Many resources can be increased through hard work, good investing, inheritance, and even luck — but time is a finite resource. We all get 24 hours each day. Have you ever thought about how you spend your time? Download the Doescher Advisors “How I Spend My Time” tool, which will provide a simple way to reflect upon your time commitments (you don’t need to fill it out!).

Step 3 — What “Season of Life” are You In?

Reflect on the following questions:

  1. Are you still in school? Are you going back to school?
  2. Are you married? Do you have children? Are your children still minors? Do your children live with you? Are you a single parent? If so, what is your support system? Are you coaching sports teams or do you have some other commitment related to your children (i.e., PTA)?
  3. If you’re married with children, do both spouses work outside of the home?
  4. How demanding is your job? Is it 24/7? Does your work require travel outside of your home city?
  5. Are you involved in outside organizations (i.e., charities, service clubs, a neighborhood association)?
  6. Do you attend church? Do you have other commitments/responsibilities related to church? Do you belong to a social or athletic club? Are you involved on the board or on a committee? What other responsibilities, hobbies, or activities do you have? Do you travel recreationally?
  7. Do you have responsibilities for aging parents, adult children, or others?
  8. Do you have a regular exercise program and/or participate in golf, tennis, fishing, hunting, etc.?

In developing your LifeMission, you need to consider what’s important to you now — and realize that may change over the years.

LifeMission Summary

In a survey of 95-year-olds, Dr. Tony Campolo, a professor of sociology, asked them, “What would you do differently with your life if you could live it over?” Many responded: “We would reflect more, risk more, and invest in people more.”

With their advice in mind, begin the process of developing your LifeMission.

  • Think about “How I Spend My Time” and reflect upon your current “Season of Life.”
  • If you’ve ever used any assessment tools, consider and incorporate your identified strengths.
  • Brainstorm key words, thoughts, and themes.
  • Format isn’t important. We’ve evolved from words to a graphical representation of our LifeMission.
  • Like strategic planning, your LifeMission is an ongoing process.
  • Be accountable to someone.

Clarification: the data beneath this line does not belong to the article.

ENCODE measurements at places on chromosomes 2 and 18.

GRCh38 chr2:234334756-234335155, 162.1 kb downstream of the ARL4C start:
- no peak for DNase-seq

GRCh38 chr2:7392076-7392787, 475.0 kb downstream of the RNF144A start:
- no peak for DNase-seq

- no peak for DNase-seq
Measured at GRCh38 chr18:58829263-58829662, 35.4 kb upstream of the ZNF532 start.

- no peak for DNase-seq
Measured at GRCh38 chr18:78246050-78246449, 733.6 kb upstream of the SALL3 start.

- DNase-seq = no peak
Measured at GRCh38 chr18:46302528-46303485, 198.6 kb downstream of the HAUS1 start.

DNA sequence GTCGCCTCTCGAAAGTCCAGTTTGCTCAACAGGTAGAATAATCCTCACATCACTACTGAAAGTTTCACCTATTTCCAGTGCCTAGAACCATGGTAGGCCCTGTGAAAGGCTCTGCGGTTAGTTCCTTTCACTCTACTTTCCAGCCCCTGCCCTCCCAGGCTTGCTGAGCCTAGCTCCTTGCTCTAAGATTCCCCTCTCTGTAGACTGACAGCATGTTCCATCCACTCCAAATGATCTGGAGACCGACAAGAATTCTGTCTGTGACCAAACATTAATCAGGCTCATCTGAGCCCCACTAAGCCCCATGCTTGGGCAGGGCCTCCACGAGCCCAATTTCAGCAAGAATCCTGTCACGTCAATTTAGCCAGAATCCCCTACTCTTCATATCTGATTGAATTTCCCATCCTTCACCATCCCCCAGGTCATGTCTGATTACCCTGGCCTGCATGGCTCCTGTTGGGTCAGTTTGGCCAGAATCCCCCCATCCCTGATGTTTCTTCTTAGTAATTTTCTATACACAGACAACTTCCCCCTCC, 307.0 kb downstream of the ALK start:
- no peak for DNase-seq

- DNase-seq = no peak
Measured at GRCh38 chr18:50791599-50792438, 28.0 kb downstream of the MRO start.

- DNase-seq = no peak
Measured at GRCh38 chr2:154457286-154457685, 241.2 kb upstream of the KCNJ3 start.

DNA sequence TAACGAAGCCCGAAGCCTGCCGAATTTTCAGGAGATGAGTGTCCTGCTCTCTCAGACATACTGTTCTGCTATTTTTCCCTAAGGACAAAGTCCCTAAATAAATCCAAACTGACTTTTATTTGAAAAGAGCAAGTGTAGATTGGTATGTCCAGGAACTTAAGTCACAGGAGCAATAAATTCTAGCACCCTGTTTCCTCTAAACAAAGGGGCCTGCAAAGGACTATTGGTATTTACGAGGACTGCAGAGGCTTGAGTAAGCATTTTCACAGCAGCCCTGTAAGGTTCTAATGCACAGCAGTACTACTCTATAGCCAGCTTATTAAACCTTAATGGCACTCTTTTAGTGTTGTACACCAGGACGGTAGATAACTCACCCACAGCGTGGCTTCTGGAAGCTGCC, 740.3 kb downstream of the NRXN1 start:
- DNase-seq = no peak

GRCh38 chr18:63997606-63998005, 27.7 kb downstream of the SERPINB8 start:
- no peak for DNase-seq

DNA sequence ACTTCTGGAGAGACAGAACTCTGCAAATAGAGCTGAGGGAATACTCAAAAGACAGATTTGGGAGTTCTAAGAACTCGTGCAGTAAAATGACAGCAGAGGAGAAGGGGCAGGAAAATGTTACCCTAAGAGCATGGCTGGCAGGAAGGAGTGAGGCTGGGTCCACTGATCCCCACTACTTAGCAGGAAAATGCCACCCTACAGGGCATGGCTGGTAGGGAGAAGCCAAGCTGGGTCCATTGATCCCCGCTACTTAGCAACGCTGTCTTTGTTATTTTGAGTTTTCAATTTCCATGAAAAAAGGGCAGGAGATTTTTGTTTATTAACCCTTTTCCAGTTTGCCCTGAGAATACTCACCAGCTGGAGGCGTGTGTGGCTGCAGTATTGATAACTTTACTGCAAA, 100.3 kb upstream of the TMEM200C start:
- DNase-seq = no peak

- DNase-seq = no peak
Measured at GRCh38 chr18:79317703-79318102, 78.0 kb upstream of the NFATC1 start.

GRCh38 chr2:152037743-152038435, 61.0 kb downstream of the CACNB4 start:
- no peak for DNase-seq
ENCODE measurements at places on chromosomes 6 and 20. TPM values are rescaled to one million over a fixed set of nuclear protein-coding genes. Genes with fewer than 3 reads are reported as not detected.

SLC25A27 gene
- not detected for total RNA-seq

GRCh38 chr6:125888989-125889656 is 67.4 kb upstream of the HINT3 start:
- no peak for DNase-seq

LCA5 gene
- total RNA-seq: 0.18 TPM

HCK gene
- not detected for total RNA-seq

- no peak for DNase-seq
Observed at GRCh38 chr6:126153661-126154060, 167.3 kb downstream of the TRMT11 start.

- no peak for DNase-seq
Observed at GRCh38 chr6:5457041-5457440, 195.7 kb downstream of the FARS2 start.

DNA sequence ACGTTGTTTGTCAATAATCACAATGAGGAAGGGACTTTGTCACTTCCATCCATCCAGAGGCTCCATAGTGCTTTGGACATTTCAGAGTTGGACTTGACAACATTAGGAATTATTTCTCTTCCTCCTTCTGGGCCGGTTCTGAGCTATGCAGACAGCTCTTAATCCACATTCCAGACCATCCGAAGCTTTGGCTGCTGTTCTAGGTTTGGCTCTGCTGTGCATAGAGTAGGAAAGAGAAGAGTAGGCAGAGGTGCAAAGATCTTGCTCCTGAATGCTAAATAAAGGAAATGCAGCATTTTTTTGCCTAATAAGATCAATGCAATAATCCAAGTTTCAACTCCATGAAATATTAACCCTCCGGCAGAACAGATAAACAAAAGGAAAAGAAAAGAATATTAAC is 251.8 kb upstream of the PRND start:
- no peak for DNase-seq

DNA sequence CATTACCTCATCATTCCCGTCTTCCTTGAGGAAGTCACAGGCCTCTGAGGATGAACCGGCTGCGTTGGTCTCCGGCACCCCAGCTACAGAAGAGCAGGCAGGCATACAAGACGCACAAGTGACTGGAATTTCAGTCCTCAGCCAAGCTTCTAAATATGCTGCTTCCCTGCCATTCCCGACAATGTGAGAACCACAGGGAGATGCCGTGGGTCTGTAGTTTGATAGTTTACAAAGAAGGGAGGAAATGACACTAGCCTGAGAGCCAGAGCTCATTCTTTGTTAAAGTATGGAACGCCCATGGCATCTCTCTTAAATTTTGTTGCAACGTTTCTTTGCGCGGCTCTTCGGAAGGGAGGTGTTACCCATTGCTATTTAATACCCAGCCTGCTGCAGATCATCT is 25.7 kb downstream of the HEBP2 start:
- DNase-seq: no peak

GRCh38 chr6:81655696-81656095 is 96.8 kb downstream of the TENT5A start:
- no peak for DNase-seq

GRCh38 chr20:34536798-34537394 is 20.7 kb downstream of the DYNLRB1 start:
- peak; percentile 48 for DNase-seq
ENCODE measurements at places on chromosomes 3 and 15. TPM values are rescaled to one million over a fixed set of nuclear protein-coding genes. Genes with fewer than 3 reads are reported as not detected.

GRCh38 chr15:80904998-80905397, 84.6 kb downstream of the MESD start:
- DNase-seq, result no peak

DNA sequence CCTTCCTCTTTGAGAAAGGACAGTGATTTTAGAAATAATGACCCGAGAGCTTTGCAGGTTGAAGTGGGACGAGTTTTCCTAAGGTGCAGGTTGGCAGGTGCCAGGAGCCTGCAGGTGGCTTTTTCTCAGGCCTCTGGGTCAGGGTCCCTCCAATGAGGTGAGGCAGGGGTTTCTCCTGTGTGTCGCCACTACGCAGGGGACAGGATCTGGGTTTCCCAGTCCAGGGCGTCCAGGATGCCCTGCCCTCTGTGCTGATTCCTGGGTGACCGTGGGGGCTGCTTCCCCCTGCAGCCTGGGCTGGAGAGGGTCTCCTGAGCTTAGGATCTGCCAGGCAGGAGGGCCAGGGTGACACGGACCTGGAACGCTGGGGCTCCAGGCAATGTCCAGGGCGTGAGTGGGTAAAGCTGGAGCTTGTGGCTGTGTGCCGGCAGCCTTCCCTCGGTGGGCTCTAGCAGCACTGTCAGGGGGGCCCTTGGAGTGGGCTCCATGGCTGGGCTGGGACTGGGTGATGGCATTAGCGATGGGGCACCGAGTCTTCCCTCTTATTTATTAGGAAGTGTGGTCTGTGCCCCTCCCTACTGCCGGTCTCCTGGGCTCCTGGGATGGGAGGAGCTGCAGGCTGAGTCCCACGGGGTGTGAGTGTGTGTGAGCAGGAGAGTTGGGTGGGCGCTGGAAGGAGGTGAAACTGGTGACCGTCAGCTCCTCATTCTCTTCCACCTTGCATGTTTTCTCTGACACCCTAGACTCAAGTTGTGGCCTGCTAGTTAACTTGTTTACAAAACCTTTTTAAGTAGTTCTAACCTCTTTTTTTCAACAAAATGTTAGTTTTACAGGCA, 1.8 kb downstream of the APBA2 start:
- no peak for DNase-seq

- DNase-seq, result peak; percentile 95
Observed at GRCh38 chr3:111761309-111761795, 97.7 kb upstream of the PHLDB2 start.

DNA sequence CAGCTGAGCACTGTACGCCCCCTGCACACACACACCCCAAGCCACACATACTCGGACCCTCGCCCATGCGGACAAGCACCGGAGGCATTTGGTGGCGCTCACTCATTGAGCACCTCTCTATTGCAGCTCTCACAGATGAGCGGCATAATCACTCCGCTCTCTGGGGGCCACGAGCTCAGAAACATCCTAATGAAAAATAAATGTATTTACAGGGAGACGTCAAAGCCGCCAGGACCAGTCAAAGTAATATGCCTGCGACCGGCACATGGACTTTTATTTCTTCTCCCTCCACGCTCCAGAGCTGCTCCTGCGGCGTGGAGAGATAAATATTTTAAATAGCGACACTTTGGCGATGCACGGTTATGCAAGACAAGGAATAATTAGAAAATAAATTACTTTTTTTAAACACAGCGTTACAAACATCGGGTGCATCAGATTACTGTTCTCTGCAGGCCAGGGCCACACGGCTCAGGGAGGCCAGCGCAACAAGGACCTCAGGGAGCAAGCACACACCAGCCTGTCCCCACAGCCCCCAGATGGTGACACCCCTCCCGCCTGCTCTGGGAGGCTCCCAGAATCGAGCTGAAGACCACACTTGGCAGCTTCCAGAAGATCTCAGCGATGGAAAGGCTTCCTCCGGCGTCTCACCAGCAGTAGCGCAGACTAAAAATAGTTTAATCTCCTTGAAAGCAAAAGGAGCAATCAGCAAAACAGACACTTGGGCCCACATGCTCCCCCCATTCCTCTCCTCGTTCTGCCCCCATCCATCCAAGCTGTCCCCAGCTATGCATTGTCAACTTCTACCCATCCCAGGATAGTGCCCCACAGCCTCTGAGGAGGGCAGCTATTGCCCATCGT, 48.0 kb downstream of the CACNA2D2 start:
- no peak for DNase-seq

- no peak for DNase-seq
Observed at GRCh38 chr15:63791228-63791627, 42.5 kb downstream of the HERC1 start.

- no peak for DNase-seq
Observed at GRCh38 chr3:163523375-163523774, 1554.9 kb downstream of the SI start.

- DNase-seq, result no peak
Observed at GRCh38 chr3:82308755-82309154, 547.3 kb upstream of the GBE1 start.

• Just do it!

Man’s Search for Meaning

October 16th, 2017 // Tom Doescher //
Share

Tom Doescher - Doescher Advisors

No, “Man’s Search for Meaning” isn’t the title of a current New York Times bestseller; it’s something that was originally published in 1946 in German. I’m guessing some of you have read it, maybe for a college psych class. I finally read the timeless book, which was written by Viktor Frankl, and I admit it was a hard read — but it was well worth the time and effort, for many reasons. Frankl, an Austrian neurologist and psychiatrist born in 1905, was a Auschwitz concentration camp survivor.

In the beginning of the book, Frankl states that he didn’t intend for this to be another history book about the concentration camps, although he does provide some chilling personal stories. Instead, he wanted to share his professional conclusion that man’s primary motivation in life is to find “meaning.” He quotes Friedrich Nietzsche, a German philosopher, as concluding “He who has a why to live for can bear almost any how.” He also quotes a Johns Hopkins University survey, where students were asked what they considered “very important” to them. Seventy-eight percent responded, “Finding a purpose and meaning to life.” (Although it may sound like I’m quoting Daniel Pink, Marcus Buckingham, Jim Collins, or Patrick Lencione, I really am talking about a holocaust survivor.)

Owners and senior executives, I’m asking you to think about what Frankl is saying. Then, realize he had no idea that, more than 50 years later, millennials would come along. I’ve commented on the topics of purpose, your why, and your mission several times, including in my January 11, 2016, blog. You probably started your business with a passion for something. What is it? Do your team members know, and are they as excited as you? You may say what you do is pretty plain vanilla, but I don’t accept that. In my October 14, 2013, blog, I commented on how Frank Moran created an accounting firm using the metaphor of the Mayo Clinic for businesses and to this day, it still inspires hundreds of professionals.

When I tour manufacturing facilities I always ask a few operators where the part they’re making goes. To my shock, most don’t know. To them, it’s just a metal or plastic fastener.

Owners, please figure out a way to inspire your team members. They could easily work somewhere else and probably make similar money. You have an opportunity to appeal to their need for meaning in life. Don’t miss it. It won’t cost much, but it could make your company an even better place to work.

p.s. Actually, I’ll make you an offer. Contact me and, at no charge, I’ll help you communicate your “meaning” to your team.

 

 

The Advisor’s Corner

Tom DoescherYou’ll find stories from the trenches, business lessons, and pertinent questions to help you find inspiration, professional growth, and leadership savvy.

Subscribe

Categories

Archives